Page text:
Aside and apart from the Agent’s fiduciary duties, an Agent is obligated to fulfill any contractual promises made. That’s a simple common law obligation, just like anyone else, there’s nothing special here.
When an Agent has entered into a Listing Agreement there will be some fundamental issues clarified in the contract.
Listing the property, performing a comparative market analysis, reviewing the previous recent sold properties, comparing the properties currently on the market, advertising, marketing, showing the property, renovating, photography, videography, developing websites, planning a social media presence, painting, decorating, rental of furniture and artwork, conducting open houses, determining the hours, frequency, duration of MLS listing presence, withdrawal from market, commission offered to co-operating brokerages; these are all matters which should be addressed and identified specifically in the contract.
If the Agent signs the contract, but falls short, then, that’s breach of contract, and we have to look at the remedies available.
When we are simply talking about the contractual term, often there is “no big deal”, and you can “patch it up or do it next week”.
However, there are negligence issues too. The Agent leaves the door unlocked and someone enters and steals some property. That’s actionable. So too, would be a lawsuit from someone who tripped and fell down the basement stairs during a showing. They sue the Owner and the Owner claims over in negligence against the Agent.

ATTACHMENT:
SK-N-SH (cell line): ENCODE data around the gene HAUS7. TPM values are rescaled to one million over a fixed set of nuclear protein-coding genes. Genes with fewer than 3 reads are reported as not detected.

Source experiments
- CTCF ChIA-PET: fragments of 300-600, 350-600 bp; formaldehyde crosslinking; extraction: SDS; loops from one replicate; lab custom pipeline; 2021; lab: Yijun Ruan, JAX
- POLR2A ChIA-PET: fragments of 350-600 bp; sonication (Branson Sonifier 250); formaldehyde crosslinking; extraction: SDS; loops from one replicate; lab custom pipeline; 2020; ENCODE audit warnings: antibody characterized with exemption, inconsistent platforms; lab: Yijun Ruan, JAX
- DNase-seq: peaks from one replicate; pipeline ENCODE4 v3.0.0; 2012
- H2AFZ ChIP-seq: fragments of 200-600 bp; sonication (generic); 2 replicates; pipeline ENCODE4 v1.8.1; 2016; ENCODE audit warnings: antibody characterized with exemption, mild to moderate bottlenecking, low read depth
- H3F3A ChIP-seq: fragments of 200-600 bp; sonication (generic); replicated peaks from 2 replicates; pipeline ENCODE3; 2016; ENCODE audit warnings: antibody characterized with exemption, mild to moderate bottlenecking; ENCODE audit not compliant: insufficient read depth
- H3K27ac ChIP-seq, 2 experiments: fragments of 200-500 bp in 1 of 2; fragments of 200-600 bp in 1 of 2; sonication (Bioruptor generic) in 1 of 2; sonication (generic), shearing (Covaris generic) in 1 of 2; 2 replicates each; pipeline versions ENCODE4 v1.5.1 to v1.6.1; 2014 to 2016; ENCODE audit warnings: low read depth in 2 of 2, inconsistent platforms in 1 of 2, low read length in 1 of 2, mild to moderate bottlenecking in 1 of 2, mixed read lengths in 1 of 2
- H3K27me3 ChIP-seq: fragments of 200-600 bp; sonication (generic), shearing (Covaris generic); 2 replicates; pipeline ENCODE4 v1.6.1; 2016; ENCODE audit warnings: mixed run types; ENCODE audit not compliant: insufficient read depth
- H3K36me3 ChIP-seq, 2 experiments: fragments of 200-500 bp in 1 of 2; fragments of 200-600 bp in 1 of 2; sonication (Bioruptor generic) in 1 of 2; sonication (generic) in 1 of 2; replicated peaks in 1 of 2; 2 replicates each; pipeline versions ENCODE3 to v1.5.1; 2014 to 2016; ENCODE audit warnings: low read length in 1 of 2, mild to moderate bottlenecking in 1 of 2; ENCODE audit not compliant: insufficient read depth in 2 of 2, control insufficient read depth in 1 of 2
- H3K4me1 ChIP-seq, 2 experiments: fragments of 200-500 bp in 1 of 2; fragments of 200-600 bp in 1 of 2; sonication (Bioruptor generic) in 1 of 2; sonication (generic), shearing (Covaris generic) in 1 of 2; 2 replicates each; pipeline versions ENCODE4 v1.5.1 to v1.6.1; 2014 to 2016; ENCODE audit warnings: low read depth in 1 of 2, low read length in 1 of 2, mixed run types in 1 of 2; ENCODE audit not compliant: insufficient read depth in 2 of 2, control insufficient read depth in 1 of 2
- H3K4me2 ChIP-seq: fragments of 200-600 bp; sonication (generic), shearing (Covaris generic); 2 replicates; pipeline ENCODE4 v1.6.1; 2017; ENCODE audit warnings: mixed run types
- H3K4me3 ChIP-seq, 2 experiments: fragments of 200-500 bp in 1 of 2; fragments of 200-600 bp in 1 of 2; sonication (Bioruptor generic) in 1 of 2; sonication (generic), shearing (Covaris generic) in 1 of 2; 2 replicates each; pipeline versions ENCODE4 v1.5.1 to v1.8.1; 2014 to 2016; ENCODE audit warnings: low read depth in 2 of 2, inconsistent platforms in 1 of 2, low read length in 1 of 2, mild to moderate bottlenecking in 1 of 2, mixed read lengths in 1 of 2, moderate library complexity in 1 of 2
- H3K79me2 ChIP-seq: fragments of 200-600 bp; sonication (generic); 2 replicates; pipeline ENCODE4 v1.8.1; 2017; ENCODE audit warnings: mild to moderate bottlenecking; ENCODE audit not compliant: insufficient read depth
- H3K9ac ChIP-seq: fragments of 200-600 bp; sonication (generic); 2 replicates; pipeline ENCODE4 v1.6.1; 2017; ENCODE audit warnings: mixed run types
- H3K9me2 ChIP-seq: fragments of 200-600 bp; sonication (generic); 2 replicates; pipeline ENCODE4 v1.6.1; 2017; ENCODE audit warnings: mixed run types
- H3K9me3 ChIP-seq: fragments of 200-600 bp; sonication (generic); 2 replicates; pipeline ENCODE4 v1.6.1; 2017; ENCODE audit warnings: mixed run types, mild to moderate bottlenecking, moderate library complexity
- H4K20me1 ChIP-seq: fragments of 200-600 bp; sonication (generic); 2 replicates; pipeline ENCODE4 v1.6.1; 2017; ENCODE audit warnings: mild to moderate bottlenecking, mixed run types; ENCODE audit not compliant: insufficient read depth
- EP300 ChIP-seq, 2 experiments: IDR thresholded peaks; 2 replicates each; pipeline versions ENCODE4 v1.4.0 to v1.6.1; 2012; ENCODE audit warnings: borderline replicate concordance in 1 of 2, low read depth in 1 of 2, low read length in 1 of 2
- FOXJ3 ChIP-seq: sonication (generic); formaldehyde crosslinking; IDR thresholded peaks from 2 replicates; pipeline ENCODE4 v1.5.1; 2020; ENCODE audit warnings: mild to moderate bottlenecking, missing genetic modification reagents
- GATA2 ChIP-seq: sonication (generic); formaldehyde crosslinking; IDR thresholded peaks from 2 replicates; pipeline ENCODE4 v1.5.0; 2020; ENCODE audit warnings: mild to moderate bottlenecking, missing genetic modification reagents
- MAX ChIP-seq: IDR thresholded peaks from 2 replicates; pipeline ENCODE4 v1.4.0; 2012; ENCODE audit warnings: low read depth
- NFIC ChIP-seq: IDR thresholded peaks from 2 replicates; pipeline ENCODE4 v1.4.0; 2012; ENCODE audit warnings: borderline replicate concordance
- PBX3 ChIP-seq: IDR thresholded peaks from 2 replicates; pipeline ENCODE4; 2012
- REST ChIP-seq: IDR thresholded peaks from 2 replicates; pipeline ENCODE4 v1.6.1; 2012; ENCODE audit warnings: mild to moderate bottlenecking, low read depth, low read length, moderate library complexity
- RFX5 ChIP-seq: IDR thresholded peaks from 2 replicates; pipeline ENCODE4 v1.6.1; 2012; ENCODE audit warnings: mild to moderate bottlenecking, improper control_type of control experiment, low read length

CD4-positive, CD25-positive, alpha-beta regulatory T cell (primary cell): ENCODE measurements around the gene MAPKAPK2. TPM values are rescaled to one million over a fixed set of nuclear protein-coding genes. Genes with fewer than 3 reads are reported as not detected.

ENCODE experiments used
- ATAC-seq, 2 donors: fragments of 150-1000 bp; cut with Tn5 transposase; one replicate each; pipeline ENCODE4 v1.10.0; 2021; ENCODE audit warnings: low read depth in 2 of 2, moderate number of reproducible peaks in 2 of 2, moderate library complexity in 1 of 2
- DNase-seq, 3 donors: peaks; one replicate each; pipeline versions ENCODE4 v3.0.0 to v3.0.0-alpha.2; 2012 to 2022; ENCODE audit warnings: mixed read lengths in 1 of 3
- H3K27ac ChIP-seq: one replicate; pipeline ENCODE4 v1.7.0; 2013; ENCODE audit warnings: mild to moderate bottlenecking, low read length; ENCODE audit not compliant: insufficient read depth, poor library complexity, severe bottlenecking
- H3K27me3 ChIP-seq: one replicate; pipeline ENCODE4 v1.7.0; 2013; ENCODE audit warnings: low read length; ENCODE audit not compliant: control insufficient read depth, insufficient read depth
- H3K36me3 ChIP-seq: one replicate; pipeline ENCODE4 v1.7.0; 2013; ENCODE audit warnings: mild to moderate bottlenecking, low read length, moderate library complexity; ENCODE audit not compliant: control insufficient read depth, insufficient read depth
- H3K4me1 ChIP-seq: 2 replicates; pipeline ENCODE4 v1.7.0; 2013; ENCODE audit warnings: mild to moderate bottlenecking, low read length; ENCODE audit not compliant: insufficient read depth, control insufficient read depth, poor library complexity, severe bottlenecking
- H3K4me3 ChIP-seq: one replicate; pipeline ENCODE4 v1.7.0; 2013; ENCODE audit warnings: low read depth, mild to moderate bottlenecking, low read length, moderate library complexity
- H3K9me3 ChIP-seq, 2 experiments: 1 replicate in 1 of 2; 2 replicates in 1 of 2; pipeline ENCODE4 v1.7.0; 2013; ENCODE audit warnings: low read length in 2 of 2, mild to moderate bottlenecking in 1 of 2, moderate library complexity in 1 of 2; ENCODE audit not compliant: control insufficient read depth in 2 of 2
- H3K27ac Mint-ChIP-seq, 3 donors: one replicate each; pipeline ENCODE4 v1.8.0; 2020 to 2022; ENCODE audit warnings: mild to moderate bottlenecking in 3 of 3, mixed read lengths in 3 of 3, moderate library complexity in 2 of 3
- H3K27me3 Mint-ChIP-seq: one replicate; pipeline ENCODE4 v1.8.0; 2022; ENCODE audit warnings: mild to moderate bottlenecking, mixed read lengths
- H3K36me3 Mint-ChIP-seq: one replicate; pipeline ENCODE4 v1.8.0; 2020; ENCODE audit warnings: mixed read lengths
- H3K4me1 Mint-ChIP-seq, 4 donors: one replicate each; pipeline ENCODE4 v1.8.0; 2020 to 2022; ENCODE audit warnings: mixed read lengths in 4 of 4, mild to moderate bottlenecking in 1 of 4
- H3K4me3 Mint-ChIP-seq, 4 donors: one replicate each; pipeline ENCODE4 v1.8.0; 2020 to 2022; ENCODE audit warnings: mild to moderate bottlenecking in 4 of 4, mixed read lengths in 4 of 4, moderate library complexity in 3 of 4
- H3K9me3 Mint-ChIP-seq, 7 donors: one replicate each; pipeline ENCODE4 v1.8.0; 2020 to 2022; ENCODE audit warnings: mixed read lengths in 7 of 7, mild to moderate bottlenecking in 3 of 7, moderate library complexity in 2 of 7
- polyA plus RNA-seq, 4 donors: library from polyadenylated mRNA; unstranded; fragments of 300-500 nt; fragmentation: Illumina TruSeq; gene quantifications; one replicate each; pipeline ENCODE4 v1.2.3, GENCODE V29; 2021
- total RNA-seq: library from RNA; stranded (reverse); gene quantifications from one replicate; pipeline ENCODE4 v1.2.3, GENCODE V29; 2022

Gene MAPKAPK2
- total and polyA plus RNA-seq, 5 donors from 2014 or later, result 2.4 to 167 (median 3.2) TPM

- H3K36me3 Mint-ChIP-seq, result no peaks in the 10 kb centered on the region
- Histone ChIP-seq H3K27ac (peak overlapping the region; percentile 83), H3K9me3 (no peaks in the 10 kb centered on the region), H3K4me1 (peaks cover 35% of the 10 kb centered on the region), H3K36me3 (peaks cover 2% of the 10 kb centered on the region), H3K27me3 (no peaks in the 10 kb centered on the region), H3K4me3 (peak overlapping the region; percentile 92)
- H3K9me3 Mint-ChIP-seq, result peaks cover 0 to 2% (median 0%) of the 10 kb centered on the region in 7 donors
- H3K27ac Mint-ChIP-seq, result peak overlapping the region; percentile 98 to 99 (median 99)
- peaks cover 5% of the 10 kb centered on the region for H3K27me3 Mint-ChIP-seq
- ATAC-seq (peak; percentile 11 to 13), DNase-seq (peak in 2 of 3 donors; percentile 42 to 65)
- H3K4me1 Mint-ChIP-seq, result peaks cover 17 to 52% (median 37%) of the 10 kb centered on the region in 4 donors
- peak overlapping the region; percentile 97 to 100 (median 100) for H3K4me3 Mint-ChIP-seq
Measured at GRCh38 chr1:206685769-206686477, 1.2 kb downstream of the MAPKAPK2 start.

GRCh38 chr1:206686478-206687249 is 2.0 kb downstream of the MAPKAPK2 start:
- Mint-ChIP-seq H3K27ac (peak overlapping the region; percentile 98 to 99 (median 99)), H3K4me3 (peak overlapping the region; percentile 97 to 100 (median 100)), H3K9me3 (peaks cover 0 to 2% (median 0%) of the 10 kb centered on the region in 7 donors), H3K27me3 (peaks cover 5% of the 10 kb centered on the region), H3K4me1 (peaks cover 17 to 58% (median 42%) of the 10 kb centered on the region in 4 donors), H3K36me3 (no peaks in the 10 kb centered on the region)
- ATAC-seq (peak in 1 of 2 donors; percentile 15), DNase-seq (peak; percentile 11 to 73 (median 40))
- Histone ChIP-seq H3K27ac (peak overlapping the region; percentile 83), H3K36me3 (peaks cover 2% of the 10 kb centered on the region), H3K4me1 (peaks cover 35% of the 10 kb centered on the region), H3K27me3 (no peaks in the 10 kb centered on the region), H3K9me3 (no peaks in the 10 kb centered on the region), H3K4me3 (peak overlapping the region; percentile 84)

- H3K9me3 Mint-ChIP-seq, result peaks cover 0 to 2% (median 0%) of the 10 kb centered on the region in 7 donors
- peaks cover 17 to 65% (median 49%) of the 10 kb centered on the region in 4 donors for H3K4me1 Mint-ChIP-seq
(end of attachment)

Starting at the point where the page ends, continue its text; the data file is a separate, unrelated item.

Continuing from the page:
When it comes to Buying, it’s more likely that the Agent will do something in error by omission or oversight.
First, simply looking for properties, then searching for appropriate properties which meet the pre-established criteria, maintaining good records of what is suitable, sending listings to the clients, booking showings, meeting to view the premises, identifying issues, writing up suitable Offers with the appropriate Conditions and Terms, arranging, supervising and reviewing the home inspection report, conducting “due diligence”, securing appropriate mortgage commitments from financial institutions; these are all basic and regular activities that are part of the Buyer’s Representation Agreement. Making an error is a breach of contract. Making a very serious error which causes the Client financial loss can amount to negligence.
Breach of Contract
Anything which happens to fall short of what was expected in the agreement is a breach of contract. There are remedies for that under contract law.
Negligence is conduct which falls short of what would be expected of a reasonable professional in the same circumstances. It has to be serious. Negligence is a category falling under the Law of Torts. A tort is a civil wrong. There must be actual injuries, financial loss or damages which befall an individual before a Court will conclude that there has been negligence.
But, it is interesting that a simple, but serious breach of contract may be all that is required.
Brian Madigan LL.B., Broker